Contributed by Daniel Howell | Fourth Year | Agricultural Communications
In today’s age, agriculture and agricultural commodities are a staple for feeding the world and serving as one of the main facets for the United States economy. The rich and fertile soils of midwestern state lands create the perfect conditions for farming however, over the course of many years, the dark and deep soil has diminished at alarming rates. The continual loss of this valuable sediment must be addressed in order to make changes to keep up with the demand for productive agriculture.
In 2019, corn was the highest farmed crop in America at about 91.7 million acres according to the USDA. The corn populous region, known as the Corn Belt, first planted their crops in nutrient rich topsoil (referred to as the “A-horizon”)which was about 14 to 16 inches deep. That was a deeper topsoil than almost anywhere in the world at the time. Since then, according to an article by Verlyn Klinkenborg, in Yale Environment 360, almost half of that topsoil has eroded and disappeared. Klinkenborg describes what that can look like in a study where “A-horizon soil was essentially no longer present on convex slopes and on those slopes was B-horizon soil — subsoil in other words, with minimal fertility, which is only exposed after A-horizon soil has been removed. ”Likewise, the continual wind erosion and runoff has taken much of that depth and threatens to take more. Unfortunately, the increase in damage from over-farming and tilling year after year has created less fertile and usable soil.
As an industry, agriculturalists are trying to find solutions to this problem and are constantly being thought over and worked on with new strategies and technologies to combat soil loss. For example, the damage of over plowing is fought by implementing a type of farming entitled no-till agriculture. This methodology involves sowing seeds directly into the stubble and remains of the previous year’s crops. Not only does it prevent tilling, but it also increases stability of crops and roots while avoiding the erosion of soil. If this were to be implemented on more farms, the crisis could be substantially adverted. However, this remains an uncommon practice due to the precise and time-consuming nature of the technique.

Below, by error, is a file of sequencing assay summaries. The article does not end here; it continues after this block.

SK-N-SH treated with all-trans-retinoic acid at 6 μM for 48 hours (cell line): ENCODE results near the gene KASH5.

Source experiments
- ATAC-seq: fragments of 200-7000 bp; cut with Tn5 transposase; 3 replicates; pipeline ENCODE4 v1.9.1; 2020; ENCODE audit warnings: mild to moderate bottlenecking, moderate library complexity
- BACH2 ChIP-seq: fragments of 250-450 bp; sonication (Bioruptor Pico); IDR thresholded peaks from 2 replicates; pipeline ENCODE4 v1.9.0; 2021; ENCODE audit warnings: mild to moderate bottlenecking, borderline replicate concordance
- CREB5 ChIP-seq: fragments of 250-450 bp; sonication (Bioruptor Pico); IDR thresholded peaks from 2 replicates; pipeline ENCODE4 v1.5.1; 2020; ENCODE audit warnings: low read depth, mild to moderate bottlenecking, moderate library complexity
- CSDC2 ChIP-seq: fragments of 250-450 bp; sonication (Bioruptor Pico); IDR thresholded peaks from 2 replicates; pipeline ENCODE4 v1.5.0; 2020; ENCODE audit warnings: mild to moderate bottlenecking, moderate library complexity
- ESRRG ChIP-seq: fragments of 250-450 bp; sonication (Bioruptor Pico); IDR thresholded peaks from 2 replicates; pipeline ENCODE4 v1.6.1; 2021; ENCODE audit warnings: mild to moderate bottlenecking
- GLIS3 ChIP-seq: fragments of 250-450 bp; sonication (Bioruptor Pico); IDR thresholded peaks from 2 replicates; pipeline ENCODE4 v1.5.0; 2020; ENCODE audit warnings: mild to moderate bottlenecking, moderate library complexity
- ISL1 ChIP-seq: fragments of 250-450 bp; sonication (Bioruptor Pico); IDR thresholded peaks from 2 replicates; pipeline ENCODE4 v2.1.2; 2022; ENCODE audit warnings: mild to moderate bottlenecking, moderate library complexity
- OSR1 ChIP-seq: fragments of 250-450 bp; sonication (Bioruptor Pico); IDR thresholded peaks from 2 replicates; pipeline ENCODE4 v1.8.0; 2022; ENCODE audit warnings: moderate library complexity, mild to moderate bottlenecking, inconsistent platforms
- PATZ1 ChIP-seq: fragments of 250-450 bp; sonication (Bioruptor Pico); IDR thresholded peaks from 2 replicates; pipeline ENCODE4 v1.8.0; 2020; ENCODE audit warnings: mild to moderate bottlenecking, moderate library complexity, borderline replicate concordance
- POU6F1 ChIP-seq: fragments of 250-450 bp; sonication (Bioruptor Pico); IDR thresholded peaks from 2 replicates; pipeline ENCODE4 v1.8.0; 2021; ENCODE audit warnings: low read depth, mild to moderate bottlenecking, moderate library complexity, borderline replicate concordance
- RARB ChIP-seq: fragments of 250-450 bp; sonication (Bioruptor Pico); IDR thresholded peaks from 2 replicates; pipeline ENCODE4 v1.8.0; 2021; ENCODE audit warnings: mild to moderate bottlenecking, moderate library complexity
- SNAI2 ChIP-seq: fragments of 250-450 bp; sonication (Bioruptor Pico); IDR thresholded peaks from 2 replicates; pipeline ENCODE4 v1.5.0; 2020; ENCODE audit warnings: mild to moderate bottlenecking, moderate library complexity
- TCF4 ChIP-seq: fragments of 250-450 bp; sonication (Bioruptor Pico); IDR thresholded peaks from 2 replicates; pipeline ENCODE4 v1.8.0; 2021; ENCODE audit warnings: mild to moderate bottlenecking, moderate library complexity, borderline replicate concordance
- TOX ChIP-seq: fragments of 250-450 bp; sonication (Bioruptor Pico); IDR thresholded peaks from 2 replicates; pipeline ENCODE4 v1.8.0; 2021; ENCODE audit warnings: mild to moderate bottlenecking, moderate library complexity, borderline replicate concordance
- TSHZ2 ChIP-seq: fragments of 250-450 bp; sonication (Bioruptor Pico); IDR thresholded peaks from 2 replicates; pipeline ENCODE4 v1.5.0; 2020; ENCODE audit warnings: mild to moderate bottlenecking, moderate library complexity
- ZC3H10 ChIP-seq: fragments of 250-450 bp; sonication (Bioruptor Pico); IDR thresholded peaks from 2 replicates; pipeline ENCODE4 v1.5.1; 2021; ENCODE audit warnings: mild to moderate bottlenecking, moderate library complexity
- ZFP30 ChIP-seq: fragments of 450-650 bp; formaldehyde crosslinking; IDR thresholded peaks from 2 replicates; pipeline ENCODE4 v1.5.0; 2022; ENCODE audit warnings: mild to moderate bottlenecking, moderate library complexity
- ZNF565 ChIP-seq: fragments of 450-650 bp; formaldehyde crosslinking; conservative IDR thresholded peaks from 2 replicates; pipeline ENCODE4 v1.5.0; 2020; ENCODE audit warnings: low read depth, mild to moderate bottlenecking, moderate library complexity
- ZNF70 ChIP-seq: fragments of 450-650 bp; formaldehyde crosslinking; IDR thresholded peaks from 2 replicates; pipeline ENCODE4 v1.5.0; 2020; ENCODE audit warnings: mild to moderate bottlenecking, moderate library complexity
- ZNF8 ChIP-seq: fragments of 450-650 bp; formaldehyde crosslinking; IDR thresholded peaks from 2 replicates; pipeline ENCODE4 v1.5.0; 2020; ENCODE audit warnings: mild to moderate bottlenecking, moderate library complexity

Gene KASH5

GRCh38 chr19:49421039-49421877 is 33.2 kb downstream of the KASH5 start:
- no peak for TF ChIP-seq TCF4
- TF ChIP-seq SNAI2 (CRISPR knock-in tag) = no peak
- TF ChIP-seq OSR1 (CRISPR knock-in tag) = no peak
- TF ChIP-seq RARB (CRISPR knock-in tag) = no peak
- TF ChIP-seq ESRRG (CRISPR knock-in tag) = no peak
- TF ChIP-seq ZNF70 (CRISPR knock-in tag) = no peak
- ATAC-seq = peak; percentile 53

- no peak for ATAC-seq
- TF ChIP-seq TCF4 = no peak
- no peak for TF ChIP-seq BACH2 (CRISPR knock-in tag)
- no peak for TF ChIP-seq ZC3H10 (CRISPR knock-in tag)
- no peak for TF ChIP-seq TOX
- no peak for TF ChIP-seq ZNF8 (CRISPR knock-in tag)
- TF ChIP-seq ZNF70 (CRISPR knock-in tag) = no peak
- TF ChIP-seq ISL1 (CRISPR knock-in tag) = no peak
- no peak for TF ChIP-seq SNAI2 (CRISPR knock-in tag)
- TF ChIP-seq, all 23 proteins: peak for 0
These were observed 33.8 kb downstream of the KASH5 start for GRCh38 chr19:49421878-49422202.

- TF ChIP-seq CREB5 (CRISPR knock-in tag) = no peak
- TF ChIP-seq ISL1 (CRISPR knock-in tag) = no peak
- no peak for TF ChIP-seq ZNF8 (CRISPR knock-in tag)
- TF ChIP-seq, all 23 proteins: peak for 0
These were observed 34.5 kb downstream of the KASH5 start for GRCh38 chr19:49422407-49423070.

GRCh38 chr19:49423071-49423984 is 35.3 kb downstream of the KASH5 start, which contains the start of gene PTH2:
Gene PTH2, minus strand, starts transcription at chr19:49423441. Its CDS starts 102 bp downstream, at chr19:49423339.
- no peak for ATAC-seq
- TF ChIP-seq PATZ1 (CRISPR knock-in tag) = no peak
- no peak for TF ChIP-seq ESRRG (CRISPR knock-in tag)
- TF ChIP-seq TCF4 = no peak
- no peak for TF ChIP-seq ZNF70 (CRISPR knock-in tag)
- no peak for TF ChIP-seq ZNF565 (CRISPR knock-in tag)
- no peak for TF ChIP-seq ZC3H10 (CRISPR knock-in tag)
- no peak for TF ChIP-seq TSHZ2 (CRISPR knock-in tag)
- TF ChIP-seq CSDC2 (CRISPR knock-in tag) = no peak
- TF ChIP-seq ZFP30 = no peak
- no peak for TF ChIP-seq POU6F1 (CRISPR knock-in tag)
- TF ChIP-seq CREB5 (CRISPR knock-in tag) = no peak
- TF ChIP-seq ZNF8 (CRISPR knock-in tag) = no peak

Other potential practices in the slowing of tillage includes hydroponics, the act of farming without soil or in soilless medias. Some other agricultural professionals opt to rotate crops by only planting in certain sections at a time to allow for other parts of their land to rest and recuperate their nutrients and depth. Although there are implementations of strategies on smaller scales, the loss of topsoil on this magnitude needs more attention. Unfortunately, it’s easier to push off these long term problems in exchange for short term success with rich and full harvests. As long as there are profits and advantages that can be earned now, there will be less action toward responsible farming for the future.
The topic of topsoil loss needs the utmost concern not just from farmers and agricultural leaders, but also from any citizen that recognizes the importance of sustainable agriculture. As future pioneers in agriculture at Cal Poly, it is crucial to make sure there is a future in widespread agriculture everywhere. The first step in being proactive about the ways to combat this issue is by spreading awareness about the problem, its ramifications, and also the need for immediate action. Only when the gravity of the situation is grasped, will the necessary time and effort be put into the preservation of America’s topsoil.